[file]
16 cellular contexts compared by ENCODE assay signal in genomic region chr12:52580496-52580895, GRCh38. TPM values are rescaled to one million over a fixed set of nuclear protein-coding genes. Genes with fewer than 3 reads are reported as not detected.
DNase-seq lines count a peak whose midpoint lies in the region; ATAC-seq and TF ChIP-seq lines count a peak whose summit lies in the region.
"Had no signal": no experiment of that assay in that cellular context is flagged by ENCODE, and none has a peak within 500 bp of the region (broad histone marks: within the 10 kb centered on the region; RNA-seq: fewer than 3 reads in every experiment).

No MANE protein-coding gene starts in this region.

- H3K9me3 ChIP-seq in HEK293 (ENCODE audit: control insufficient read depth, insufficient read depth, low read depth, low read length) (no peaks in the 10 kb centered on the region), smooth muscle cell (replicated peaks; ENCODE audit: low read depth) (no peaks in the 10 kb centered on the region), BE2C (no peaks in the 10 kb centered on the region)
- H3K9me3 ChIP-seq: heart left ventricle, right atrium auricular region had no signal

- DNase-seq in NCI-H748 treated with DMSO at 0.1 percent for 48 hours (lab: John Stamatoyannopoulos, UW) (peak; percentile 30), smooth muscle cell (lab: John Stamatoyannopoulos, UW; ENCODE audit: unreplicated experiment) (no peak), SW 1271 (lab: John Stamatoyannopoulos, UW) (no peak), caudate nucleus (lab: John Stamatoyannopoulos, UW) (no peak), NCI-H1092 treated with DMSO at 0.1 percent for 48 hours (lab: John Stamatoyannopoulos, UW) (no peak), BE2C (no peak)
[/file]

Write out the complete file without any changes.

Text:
16 cellular contexts compared by ENCODE assay signal in genomic region chr12:52580496-52580895, GRCh38. TPM values are rescaled to one million over a fixed set of nuclear protein-coding genes. Genes with fewer than 3 reads are reported as not detected.
DNase-seq lines count a peak whose midpoint lies in the region; ATAC-seq and TF ChIP-seq lines count a peak whose summit lies in the region.
"Had no signal": no experiment of that assay in that cellular context is flagged by ENCODE, and none has a peak within 500 bp of the region (broad histone marks: within the 10 kb centered on the region; RNA-seq: fewer than 3 reads in every experiment).

No MANE protein-coding gene starts in this region.

- H3K9me3 ChIP-seq in HEK293 (ENCODE audit: control insufficient read depth, insufficient read depth, low read depth, low read length) (no peaks in the 10 kb centered on the region), smooth muscle cell (replicated peaks; ENCODE audit: low read depth) (no peaks in the 10 kb centered on the region), BE2C (no peaks in the 10 kb centered on the region)
- H3K9me3 ChIP-seq: heart left ventricle, right atrium auricular region had no signal

- DNase-seq in NCI-H748 treated with DMSO at 0.1 percent for 48 hours (lab: John Stamatoyannopoulos, UW) (peak; percentile 30), smooth muscle cell (lab: John Stamatoyannopoulos, UW; ENCODE audit: unreplicated experiment) (no peak), SW 1271 (lab: John Stamatoyannopoulos, UW) (no peak), caudate nucleus (lab: John Stamatoyannopoulos, UW) (no peak), NCI-H1092 treated with DMSO at 0.1 percent for 48 hours (lab: John Stamatoyannopoulos, UW) (no peak), BE2C (no peak)